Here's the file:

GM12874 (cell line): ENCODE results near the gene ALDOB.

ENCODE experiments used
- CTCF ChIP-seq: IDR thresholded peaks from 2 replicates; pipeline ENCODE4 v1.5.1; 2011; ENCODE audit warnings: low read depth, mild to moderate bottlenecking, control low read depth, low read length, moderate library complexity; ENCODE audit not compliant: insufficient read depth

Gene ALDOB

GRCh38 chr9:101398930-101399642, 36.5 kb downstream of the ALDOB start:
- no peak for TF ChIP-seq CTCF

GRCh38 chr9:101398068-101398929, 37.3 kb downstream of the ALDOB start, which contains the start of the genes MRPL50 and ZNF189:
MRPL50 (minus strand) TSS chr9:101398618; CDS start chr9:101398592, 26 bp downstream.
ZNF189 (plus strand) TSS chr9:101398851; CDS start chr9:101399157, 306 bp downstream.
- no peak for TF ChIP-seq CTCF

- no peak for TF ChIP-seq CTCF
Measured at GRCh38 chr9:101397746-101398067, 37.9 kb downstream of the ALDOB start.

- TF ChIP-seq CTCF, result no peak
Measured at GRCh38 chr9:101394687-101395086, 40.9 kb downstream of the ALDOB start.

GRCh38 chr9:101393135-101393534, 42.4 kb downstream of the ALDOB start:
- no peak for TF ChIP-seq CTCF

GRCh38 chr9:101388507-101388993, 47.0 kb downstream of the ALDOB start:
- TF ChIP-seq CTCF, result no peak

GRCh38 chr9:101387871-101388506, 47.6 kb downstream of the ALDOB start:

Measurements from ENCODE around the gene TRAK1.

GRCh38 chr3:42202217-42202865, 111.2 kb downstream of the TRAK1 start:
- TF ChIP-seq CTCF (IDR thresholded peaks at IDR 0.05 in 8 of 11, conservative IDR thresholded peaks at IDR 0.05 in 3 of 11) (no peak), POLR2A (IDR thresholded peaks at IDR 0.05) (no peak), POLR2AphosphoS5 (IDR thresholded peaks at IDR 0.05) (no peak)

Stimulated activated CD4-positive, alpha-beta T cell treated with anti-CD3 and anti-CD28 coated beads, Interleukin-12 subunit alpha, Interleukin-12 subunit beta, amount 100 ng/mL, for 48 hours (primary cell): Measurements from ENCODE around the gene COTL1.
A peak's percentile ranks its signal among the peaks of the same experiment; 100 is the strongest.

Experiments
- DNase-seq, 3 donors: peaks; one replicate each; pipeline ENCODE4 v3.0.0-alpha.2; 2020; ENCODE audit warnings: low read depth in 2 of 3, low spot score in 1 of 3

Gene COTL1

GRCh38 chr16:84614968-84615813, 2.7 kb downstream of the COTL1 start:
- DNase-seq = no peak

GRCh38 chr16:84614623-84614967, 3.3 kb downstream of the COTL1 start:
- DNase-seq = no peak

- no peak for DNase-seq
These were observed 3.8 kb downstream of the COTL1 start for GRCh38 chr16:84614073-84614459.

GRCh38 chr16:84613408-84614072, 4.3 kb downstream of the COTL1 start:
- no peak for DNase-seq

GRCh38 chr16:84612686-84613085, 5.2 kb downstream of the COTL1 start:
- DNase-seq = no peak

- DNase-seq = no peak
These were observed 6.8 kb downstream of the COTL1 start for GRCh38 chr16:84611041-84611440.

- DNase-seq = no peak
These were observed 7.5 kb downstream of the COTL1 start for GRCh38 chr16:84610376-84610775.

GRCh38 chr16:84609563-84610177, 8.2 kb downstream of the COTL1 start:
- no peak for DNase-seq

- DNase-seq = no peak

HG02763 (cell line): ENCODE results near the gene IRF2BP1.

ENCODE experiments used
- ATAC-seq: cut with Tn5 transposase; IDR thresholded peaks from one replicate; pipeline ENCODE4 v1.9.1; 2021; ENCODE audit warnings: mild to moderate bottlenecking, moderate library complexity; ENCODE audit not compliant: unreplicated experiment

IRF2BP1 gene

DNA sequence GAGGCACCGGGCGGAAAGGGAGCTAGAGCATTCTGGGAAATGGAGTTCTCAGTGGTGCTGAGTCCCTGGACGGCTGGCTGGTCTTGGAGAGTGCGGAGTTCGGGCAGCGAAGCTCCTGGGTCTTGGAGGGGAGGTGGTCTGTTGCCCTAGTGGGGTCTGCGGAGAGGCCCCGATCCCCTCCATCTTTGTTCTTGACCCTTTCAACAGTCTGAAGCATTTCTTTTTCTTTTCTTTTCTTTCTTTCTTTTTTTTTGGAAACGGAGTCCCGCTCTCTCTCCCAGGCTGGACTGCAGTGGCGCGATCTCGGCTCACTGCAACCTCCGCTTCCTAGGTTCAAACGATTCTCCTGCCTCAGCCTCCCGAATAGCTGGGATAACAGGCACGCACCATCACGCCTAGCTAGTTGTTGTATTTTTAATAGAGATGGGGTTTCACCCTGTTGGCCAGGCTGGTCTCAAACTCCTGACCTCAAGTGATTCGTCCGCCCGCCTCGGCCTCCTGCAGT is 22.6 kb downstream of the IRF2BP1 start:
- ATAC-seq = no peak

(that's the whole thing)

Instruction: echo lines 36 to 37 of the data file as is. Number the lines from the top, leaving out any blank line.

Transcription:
GRCh38 chr16:84612686-84613085, 5.2 kb downstream of the COTL1 start:
- DNase-seq = no peak